docs not know.
G. Largo potatoes are not always
x a good potatoes, so do not expect slzo
LjtfB to bring prize. Shapo, uniformity and
M truoness to typo nro much more lm
I portant.
I 6. Send In your samples at onco
as we havo good places to storo
I them.
I 7. If further Information Is desired
M wrlto to Dr. P. S. Harris at the
W College.
I DOINGS AT
B.M0LLEGE
The 13. Y. C. is going to take on
the U. of U. noxt Saturday night in
an exhibition game. Tho gamo last
Saturday night gavo Coach Jenson a
good line-up on his men and hey
will be drilled on their week spots,
preparatory for the gamo next Sat
urday night, 'loo gamo with Preston
was one of tho hardest games ever
played at the D. Y. gymnasium and
the boys did well, when one considers
that the team Is composed of four
new men..
Tho game noxt Saturday night with
Utah ought to give tho fans a good
lineup on tho Intcrcolleglato situation
although tho unlvorslty team Is com
posed of famous athletes nnd baskot
ball stars, thoy will havo tholr hands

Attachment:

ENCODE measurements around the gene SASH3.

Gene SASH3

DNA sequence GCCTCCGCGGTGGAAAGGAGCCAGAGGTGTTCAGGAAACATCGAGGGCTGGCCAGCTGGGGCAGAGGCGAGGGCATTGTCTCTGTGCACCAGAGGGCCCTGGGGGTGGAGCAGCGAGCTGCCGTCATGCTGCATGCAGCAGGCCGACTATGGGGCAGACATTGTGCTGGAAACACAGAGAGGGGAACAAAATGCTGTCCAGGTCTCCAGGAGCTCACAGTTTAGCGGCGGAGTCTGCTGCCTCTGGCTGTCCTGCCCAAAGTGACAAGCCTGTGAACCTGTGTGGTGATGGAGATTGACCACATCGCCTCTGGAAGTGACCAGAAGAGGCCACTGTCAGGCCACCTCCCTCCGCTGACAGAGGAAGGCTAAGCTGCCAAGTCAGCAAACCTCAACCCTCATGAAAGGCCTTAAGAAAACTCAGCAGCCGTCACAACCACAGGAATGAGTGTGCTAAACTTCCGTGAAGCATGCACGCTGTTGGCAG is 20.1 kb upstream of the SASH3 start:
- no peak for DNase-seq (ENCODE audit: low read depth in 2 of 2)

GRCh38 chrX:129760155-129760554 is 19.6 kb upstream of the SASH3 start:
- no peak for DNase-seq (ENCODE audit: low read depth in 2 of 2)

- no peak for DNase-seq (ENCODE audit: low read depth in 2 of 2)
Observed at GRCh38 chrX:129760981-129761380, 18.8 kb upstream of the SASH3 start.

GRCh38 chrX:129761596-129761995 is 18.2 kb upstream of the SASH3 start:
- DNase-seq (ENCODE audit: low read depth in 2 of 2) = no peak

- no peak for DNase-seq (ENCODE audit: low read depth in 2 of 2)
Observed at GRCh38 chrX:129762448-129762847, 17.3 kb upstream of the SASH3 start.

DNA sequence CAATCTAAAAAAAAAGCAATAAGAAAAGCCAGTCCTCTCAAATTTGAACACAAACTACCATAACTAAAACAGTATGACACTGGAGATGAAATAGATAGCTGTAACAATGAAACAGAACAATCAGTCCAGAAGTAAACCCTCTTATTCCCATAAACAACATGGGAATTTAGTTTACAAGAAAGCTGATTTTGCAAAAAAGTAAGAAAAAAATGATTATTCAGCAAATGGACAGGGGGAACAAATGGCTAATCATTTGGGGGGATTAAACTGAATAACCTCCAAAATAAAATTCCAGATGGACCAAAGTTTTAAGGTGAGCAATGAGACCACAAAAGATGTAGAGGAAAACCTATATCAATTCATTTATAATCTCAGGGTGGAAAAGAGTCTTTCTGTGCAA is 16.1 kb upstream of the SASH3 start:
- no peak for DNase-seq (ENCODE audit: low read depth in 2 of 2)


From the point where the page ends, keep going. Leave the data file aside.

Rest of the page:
full In defeating tho B. Y. 0. boys.
Tho D. Y. C. boys aro all In pretty
good shapo now, most of thorn hav
ing been on tho sick Hat slnco holi
days. Track work nnd baseball practise
havo commenced, Captain Prlco of
tho Track team Is drilling his men
. In the gymnasium ovory nftornoon.
He expects to havo a good team this
year. Judging from tho number that
turn out to practise
NOTICE
Vk (Gk 'r'10 re8ulnr Quarterly conforonco
IHJ " of tho Hyritm stako will bo hold In
tho Hyrum Third ward meeting houso
Saturday and Sunday, January 18
and 19. Meetings at 10 a. m. and 2
P. m. both days. All aro Invited to
attend.
WM. C. PARKINSON,
A. M. ISRAELSEN,
WM. H. MAUGHAN,
Stako Presidency
0 . .
Grand ball at Soventh ward hall;
full professional orchestra In atten
dance, Friday ovonlng under auspices
of Y. M. and V. L. M. I. A. Ad